Example: Adding a light sensor to your project

This section contains an example of adding a simple sensor to your project. It contains steps to create a project that uses the Grove* - Light Sensor to output light readings at constant intervals. The JavaScript* code used in this example can be found in the Sensor Library Explorer.

The steps below are written for the Intel® Edison board; steps for your board may vary.

The example code

// Load Grove module
var groveSensor = require('jsupm_grove');

The first line of code, require('jsupm_grove'), loads the Grove sensor module.

// Create the light sensor object using AIO pin 0
var light = new groveSensor.GroveLight(0);

A light sensor object is then created and attached to pin A0 on the board with groveSensor.GroveLight(0).

// Read the input and print both the raw value and a rough lux value,
// waiting one second between readings
function readLightSensorValue() {
console.log(light.name() + " raw value is " + light.raw_value() +
", which is roughly " + light.value() + " lux");
}
setInterval(readLightSensorValue, 1000);

Finally, the various methods of the object, light.name(), light.raw_value(), and light.value(), are called to retrieve the sensor's name and light readings.

Requirements

  • You have installed the Intel® XDK and connected it to your board. For steps, see Getting started with the Intel® XDK.
  • You must have a Grove* - Base Shield, Grove*- Light Sensor, and a Grove* Cable.

Connecting the light sensor to your board

  1. Line up the male header pins on the bottom of your base shield with the female pins on the expansion board, as shown in the image below. Once aligned, gently push the base shield down firmly and evenly towards your board until it is securely attached.

    Attaching the base shield to your board
  2. Check that the voltage toggle switch (which is marked VCC and located next to the A0 socket) on the base shield is set to 5V.
  3. Slide the connector on one end of the cable into the socket on your light sensor until you feel the cable snap into place.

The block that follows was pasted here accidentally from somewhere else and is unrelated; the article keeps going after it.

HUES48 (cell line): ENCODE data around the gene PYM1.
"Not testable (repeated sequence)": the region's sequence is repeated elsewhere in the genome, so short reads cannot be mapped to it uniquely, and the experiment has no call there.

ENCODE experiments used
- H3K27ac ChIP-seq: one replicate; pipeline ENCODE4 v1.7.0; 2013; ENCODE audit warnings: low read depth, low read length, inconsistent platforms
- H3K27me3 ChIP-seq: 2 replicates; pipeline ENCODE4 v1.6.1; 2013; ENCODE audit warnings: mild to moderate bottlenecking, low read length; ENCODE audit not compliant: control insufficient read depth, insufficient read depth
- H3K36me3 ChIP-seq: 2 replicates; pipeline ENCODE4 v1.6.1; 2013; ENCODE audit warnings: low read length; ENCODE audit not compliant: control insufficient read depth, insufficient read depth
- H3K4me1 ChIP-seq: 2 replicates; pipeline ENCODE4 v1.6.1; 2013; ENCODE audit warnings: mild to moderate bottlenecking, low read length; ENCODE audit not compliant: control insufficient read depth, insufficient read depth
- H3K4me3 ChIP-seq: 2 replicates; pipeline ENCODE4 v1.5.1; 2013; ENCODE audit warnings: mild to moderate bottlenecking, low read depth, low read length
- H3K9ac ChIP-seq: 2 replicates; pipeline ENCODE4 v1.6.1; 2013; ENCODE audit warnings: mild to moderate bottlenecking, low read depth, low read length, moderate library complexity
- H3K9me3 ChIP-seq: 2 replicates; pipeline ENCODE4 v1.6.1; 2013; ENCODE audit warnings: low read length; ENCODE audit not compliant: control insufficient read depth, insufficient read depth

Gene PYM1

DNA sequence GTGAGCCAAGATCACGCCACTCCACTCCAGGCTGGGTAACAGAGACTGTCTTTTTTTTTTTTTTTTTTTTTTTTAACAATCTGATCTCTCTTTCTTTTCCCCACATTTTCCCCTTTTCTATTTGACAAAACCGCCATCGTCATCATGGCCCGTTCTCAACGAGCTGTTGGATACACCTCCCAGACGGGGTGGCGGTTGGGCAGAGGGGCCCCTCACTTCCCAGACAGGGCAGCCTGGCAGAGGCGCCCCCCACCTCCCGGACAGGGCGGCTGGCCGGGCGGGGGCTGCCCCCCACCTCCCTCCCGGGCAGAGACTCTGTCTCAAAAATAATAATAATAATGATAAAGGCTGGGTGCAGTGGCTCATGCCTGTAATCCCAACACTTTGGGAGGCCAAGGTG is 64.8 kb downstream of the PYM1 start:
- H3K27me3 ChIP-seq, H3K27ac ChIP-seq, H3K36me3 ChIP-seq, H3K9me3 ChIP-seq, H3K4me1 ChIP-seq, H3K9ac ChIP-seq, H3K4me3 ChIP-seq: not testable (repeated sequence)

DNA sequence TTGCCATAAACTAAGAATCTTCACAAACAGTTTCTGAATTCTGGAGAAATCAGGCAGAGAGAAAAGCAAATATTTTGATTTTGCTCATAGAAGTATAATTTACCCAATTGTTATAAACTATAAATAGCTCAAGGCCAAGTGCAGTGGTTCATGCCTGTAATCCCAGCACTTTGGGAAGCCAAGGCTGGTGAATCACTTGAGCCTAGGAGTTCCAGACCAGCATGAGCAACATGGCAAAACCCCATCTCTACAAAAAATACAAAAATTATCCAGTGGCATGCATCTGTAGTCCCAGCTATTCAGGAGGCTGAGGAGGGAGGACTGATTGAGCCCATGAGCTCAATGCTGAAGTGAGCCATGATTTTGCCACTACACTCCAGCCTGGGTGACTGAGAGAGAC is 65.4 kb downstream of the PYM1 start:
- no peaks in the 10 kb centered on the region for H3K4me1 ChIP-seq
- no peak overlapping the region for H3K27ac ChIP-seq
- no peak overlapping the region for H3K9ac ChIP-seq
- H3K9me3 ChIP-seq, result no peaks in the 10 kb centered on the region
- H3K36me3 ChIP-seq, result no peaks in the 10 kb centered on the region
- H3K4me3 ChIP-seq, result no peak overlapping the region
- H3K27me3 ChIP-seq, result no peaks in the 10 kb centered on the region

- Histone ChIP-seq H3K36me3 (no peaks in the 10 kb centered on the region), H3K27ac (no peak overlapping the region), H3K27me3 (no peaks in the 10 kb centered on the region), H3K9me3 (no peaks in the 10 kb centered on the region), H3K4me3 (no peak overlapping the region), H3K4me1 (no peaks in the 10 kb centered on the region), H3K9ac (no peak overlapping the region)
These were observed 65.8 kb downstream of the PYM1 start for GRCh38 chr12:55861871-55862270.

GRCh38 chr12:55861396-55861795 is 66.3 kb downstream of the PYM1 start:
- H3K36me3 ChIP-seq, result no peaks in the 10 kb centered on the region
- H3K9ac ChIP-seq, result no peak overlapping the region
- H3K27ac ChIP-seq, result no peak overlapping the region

4. Slide the other end of the cable into the A0 socket on your base shield until you feel the cable snap into place.

    Example of a light sensor attached to a board

Creating your project

  1. In the top left of the Intel XDK, click the Projects tab.
  2. Click Start a New Project.

    Starting a new project

  3. Under Internet of Things Embedded Application, click Templates.

    Creating a project from a template

  4. From the right, click Blank Template. Click Continue.
  5. Type a name for the project in the Project Name field, then click Create. Your new project opens.

    Naming your project

  6. On the left under Sensor Libraries, click Open Sensor Library Explorer. The Sensor Library Explorer opens.
  7. From the list on the left, click Light/Proximity/IR.
  8. In the Device list, click grovelight. Information about the selected device is displayed in the Description pane to the right.
  9. To copy the example code to the clipboard, click Copy snippet to clipboard. The example code is automatically copied to your clipboard for you to paste into your project.
  10. Paste the light sensor code into the main.js file for your project.
            // Load Grove module
    var groveSensor = require('jsupm_grove');
    // Create the light sensor object using AIO pin 0
    var light = new groveSensor.GroveLight(0);
    // Read the input and print both the raw value and a rough lux value,
    // waiting one second between readings
    function readLightSensorValue() {
        console.log(light.name() + " raw value is " + light.raw_value() +
                ", which is roughly " + light.value() + " lux");
    }
    setInterval(readLightSensorValue, 1000);
    In the bottom toolbar, click the Upload icon Upload icon to upload the project to your board.
  11. Click the Run icon Run icon to run your project. When the code is run, the Intel XDK console should start putting out light sensor readings at regular intervals. You can cover or uncover the sensor to affect the readings taken.

    Example of light sensor readings

Next Steps

In addition to the UPM sensor library, you can use third party libraries to interact with your sensors, such as Johnny Five and Cylon.JS.

 

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